More Brainless Science

In the 21st century, immortality beckons from several directions: cybernetics, artificial intelligence, telomere extension and cell therapy, maybe even an afterlife. But most of humanity’s hope to transcend death revolves around the brain, as the manifestation of our memories and personality. On Pharyngula, PZ Myers considers the merits of new efforts to master the brain, such as a “cryonic brain preservation technique” that promises to preserve your dead gray matter for a future generation. PZ used to prepare tissue for microscopy in the same way: “I was chemically nuking all the proteins in the tissue; I was washing out most of the chemistry; I was destroying most of the physiological information to preserve a structural skeleton of what was there.” He concludes the pattern of synaptic connections is not sufficient to reconstitute a mind. In another post, PZ criticizes a researcher who could not get approval to surgically implant electrodes in human brains, and so had them implanted in his own. PZ writes, “Transhumanists might dream of some amazing Prigogenic leap that abruptly makes their cyborg aspirations reality, but it’s not going to happen that way.” You can read more about brainless science here.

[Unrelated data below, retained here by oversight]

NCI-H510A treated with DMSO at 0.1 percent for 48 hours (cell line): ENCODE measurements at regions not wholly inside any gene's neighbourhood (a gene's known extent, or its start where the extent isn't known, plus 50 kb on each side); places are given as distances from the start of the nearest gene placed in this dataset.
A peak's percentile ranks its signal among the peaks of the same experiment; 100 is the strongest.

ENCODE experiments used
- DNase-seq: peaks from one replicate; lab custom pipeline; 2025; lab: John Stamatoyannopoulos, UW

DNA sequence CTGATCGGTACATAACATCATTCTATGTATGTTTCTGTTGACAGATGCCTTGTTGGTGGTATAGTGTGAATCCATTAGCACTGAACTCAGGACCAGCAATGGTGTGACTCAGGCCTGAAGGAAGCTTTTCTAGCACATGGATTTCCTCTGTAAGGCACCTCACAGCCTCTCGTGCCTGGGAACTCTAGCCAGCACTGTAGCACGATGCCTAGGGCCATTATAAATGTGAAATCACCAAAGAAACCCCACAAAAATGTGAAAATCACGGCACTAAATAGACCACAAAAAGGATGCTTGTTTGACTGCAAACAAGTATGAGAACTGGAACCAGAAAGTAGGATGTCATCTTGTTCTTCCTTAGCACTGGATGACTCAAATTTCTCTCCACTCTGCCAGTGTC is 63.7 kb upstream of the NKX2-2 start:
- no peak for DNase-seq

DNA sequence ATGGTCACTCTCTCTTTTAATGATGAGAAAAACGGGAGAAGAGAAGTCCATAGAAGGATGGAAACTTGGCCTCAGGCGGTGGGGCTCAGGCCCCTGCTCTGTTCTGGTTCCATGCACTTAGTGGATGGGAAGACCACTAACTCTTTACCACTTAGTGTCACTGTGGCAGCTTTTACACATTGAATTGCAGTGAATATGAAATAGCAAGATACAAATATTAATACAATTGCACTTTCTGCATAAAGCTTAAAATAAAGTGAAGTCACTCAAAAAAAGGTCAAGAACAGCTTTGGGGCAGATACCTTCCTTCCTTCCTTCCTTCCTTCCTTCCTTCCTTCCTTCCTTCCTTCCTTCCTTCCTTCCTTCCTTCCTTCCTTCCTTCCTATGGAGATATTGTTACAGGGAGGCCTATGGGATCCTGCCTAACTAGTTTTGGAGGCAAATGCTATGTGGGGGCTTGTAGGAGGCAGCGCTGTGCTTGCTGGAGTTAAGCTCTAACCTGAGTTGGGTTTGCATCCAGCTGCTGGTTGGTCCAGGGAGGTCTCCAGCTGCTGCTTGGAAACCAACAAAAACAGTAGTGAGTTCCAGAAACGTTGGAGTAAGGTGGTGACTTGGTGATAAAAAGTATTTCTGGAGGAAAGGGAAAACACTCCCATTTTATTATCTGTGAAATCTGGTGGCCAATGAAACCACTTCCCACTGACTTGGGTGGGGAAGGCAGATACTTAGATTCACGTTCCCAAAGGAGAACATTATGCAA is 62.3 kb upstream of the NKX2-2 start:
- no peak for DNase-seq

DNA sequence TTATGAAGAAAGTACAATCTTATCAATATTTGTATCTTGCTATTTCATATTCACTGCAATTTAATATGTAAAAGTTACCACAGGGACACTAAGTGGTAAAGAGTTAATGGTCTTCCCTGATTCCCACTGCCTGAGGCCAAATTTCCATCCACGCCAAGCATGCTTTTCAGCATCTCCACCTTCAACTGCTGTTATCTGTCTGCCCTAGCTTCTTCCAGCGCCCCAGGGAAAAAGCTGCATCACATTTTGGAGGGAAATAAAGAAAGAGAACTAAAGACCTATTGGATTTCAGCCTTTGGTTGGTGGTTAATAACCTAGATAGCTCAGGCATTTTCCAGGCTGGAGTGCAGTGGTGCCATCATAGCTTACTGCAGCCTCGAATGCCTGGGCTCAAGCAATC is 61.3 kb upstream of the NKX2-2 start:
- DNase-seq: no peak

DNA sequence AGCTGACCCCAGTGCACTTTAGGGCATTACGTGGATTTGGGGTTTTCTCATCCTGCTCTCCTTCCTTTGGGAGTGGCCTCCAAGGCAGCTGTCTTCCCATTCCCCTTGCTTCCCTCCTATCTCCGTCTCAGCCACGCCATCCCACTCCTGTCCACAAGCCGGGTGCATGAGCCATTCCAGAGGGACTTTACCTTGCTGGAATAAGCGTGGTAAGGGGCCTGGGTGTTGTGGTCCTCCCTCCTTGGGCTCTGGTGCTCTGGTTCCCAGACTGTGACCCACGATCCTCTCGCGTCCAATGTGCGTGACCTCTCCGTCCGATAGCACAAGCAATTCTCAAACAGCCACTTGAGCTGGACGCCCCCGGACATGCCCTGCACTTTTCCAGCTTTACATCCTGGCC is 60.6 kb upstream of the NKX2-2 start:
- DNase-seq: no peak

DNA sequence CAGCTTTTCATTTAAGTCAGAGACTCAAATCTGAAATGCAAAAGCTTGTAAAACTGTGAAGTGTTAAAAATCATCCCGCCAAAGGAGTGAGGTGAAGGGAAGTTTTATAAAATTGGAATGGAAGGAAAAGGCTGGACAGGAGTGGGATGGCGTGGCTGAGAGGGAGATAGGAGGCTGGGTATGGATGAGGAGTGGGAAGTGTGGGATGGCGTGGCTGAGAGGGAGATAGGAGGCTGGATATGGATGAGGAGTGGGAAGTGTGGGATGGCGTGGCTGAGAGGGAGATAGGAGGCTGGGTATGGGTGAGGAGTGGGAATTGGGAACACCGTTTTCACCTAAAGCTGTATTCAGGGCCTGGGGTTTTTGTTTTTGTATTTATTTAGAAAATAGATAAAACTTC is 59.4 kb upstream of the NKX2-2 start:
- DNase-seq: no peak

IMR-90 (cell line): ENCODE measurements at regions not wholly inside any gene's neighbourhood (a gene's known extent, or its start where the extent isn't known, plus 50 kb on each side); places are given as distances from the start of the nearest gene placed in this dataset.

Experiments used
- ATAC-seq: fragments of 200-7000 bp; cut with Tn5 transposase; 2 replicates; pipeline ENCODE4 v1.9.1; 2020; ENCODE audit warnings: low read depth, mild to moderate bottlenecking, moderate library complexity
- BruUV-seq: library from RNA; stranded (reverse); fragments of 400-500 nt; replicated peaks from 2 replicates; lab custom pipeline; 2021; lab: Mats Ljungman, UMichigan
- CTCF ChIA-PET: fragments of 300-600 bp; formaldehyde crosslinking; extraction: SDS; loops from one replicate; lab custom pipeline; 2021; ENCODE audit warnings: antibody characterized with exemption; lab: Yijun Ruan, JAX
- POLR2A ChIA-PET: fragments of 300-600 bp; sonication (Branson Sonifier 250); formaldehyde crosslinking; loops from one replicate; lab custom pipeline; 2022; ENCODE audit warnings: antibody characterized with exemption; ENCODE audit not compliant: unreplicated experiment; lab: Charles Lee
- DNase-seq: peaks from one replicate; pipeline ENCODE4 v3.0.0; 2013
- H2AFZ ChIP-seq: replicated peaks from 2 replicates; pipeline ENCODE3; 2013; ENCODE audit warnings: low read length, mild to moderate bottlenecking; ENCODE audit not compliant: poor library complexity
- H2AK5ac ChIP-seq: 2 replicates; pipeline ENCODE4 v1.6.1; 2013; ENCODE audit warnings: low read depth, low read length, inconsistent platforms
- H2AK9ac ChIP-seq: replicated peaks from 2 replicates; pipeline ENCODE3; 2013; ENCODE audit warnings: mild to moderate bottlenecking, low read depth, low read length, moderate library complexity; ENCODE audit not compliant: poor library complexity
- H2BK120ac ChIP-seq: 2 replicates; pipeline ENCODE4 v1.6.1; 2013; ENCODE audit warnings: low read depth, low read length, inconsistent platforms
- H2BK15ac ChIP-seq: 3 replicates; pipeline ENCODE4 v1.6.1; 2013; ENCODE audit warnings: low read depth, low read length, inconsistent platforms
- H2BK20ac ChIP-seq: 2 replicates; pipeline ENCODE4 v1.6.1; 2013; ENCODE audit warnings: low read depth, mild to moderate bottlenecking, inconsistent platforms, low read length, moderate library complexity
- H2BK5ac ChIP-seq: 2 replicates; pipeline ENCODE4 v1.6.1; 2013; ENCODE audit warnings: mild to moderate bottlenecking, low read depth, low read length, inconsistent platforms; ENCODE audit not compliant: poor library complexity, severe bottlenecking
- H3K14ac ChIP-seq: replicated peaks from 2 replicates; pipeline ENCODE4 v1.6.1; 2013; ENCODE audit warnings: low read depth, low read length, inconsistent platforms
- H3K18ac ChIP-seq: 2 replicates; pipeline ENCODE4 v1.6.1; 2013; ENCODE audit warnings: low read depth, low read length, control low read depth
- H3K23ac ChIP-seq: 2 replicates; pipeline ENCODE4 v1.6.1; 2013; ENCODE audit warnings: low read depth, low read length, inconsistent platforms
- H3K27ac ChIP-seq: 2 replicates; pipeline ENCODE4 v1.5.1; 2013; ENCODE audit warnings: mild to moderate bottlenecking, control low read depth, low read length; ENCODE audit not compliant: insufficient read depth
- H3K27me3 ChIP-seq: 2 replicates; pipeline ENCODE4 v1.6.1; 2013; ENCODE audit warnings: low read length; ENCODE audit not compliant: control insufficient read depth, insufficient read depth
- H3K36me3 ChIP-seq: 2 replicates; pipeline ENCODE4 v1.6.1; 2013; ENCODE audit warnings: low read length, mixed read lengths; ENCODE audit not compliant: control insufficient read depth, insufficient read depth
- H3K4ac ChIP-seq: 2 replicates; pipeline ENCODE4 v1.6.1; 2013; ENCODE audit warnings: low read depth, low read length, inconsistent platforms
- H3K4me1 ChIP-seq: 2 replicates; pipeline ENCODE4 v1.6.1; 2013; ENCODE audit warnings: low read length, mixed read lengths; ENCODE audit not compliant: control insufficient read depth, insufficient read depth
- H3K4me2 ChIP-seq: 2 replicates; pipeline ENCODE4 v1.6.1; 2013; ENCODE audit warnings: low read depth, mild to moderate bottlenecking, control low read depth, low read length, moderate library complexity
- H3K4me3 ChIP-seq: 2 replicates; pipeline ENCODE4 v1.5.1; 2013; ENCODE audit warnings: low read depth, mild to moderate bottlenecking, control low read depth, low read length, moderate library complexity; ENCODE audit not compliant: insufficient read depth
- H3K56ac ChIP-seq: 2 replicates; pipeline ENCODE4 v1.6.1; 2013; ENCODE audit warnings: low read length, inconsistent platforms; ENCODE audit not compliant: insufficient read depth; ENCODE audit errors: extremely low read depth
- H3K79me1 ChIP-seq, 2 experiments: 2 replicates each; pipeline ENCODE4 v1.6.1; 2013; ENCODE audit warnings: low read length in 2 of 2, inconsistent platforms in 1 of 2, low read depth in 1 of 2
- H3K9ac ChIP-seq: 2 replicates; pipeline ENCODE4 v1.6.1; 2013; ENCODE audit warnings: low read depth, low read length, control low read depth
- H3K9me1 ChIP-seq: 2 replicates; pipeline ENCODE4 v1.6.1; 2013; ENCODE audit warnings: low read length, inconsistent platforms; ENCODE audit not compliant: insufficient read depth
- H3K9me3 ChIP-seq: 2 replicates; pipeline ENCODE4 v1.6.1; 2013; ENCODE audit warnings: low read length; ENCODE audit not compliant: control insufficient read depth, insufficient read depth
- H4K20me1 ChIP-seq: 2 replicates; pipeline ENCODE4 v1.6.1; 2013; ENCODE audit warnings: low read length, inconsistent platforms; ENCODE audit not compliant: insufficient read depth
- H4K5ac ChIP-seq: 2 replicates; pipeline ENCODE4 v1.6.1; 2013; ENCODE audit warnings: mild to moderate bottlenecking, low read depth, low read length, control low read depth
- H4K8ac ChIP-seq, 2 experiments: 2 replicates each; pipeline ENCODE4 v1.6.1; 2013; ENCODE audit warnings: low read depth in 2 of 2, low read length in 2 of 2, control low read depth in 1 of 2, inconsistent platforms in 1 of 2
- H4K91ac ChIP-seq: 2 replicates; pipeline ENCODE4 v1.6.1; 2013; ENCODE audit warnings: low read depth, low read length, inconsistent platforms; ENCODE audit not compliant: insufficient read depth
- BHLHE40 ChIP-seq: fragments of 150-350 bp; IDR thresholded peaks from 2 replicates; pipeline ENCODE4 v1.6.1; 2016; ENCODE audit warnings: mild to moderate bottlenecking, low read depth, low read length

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More Money than Brains

With 2001 in the rear-view mirror, there have been no little green men, no meal-replacement pills, no flying automobiles, no space odysseys. But as big-budget plans to model the human brain prove, proponents of artificial intelligence remain hopeful. In its most literal sense, AI exists already: encoded and executed, endowed with sensors, lenses and microphones, connected to the internet, and stuck in your pocket. But how intelligent does a machine have to be before our worst nightmares come true? Intelligent enough to pass a Turing test? Intelligent enough to nuke the human race? And/or intelligent enough to be self-aware, and thus real by Cartesian standards? Apocalypse notwithstanding, that’s the threshold we’re really interested in: artificial consciousness, artificial free will, and artificial bodies for that matter, if they’re sexy enough.

But spending all the world’s neuroscience dollars on a supercomputer simulation of the brain’s neuronal connections will reveal less about AI and more about human stupidity. PZ Myers writes, “We aren’t even close to building such a thing for a fruit fly brain, and you want to do that for an even more massive and poorly mapped structure? Madness!” If the IT resources exist to simulate 90 billion neurons and 100 trillion connections between them, mediated by dozens of different neurotransmitters and organized into highly specialized networks, there’s still no reason to expect intelligence to emerge or a ghost to glom on to the machine. The scientific consensus is that there’s still much to learn about the brain, and this will only be achieved through less grandiose and far-fetched research.